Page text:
Bland or Brand: Private Brand is Center Stage For Growth

DeanCrutchfieldThis is the first in a three part series from guest blogger, Dean Crutchfield. Dean is a New York-based brand consultant who has worked on major private brand programs for Tesco, Staples, Carter’s and, most recently, the creation of Target’s Up&Up brand.

Dean and I met through social media, and my wife and I have had the pleasure of spending time with him and his wife in New York City. So I am excited to feature his thoughts on Private Brand and branding. Enjoy.

Bland or Brand
Private Brand is center stage for growth
One of Three

By Dean Crutchfield
Misconduct by big brand names and shifting consumer behavior have changed the perceived value exchange between brands and consumers. In a rapidly changing market, how do you separate value from commodity, especially when the nature of competition has changed dramatically? Today, it’s about the power of fickle customers, suppliers, potential substitutes and the threat of new entrants. If you can’t build an advantage on what you sell, create a brand advantage on how you sell.

The focus for retailers is to differentiate their products and brands, but conflicting pressures to find growth in this de-leveraging recession have vitiated focus. By taking a sweeping glance across the media, you get a sense of the important issues:

  1. Attracting and retaining loyal customers
  2. Improving productivity
  3. Cutting costs
  4. Speed to market
  5. Increasing market share

Top-line growth is certainly a priority, but the second and third issues of improving productivity and cutting costs reflect the reality that businesses remain under immediate pressure to improve the bottom line. So what’s the best way forward?

Attracting and Retaining Loyal Customers
Great customer experience is good. Great customer experience that helps you make more money is better. And what really matters to your customers is how you engage with them through products, people, environments and communications.

In a time where consumers are trading down, pundits are employing phrases such as “austerity chic” and “luxury shame,” and the only businesses that seem to be enjoying this vituperative parsimony are McDonald’s and Walmart, what’s your best strategy for growth?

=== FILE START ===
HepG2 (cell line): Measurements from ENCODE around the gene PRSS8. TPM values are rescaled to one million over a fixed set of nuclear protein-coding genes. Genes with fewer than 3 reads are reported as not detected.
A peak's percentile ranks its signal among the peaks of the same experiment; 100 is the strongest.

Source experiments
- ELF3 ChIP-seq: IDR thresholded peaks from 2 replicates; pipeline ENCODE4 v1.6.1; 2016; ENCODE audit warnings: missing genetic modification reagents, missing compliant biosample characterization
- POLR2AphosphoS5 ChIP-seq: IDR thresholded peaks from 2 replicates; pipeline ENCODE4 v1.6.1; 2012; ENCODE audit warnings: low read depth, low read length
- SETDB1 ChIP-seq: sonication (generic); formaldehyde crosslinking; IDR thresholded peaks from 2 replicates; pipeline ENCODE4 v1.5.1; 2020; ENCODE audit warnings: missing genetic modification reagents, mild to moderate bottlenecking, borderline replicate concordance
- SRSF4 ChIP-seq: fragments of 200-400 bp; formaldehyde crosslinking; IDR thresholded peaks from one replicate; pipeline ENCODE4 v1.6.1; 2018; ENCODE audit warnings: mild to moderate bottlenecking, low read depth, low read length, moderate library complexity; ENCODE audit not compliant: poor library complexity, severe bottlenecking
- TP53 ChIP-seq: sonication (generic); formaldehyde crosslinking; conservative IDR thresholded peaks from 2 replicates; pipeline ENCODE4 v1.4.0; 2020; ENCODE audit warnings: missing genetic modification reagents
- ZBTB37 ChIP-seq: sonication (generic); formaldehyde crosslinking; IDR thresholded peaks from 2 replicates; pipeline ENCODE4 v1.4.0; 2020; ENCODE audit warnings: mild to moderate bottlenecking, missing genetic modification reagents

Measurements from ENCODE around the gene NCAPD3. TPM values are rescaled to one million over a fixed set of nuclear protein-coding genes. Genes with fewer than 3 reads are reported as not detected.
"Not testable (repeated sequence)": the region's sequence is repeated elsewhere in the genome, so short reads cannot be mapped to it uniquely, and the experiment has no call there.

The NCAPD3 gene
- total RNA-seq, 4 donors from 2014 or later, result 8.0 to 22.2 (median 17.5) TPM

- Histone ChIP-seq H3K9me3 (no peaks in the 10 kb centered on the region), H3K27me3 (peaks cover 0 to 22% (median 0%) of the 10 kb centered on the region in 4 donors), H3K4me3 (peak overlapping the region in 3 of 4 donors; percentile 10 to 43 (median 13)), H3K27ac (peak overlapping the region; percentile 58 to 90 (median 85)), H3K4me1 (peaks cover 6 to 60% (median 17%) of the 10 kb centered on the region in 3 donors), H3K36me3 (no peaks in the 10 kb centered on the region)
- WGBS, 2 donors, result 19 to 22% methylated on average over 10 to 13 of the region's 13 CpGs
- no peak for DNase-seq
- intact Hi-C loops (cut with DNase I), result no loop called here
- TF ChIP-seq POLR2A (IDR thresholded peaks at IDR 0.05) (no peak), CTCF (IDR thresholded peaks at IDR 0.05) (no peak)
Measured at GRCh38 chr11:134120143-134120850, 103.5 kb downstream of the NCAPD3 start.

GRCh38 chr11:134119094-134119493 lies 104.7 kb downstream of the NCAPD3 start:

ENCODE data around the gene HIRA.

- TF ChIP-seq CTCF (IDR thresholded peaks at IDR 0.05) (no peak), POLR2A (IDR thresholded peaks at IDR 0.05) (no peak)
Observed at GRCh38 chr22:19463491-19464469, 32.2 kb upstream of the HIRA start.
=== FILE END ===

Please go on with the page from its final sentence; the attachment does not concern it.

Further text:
Further compounding the torment, consumers are bombarded with an array of choices 24/7, where winning ideas are replicated and brought to market in a matter of weeks by nimble competitors. And winners are more focused on how to move out of a competitive environment to a differentiated one.

Therefore, differentiation and innovation are essential, and much of this can be driven and created by a reallocation of resources to innovative operational models, Private Brands, or both. The challenge is how to successfully develop and facilitate their implementation to provide a sustainable, uncopyable, competitive advantage in the market that results in creating a unique position for the retailer with high visibility, boldness, clarity, consistency and customer appeal.

That requires developing a strategy — driven by improved cost-effectiveness and streamlining of new product development — that has appropriateness to the product and target customer, harmonization with advertising, and promotions and POS that can ultimately generate increased brand equity.

Dean Crutchfield is a New York-based brand consultant who has worked on major private label programs for Tesco, Staples, Carter’s and most recently the creation of Target’s Up&Up brand.

Connect with Dean: Blog: Punch and KissTwitterLinkedIn

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Christopher Durham
Christopher Durham is the president of My Private Brand and the co-founder of The Vertex Awards. He is a strategist, author, consultant and retailer who built brands at Delhaize-owned Food Lion, and lead strategy and brand development for Lowe’s Home Improvement. He has consulted with retailers around the world on their private brand portfolios including: Family Dollar, Petco, Staples, Office Depot, Best Buy, Metro (Canada), TLW (Taiwan) and Hola (Taiwan). Durham has published five definitive books on private brands, including his first book, Fifty2: The My Private Brand Project. In 2017, he will debut his newest book, Vanguard: Vintage Originals, a visual tour of innovation and disruption in private brand going back to the mid-1800’s. Dynamic in his presentation while down to earth and frank in his opinions, he has presented at numerous conferences, including FUSE, The Dieline Conference, Packaging that Sells, Omnishopper and PLMA’a annual trade show in Chicago. Durham lives in Charlotte, NC with his wife, Laraine, and two daughters, Olivia and Sarah.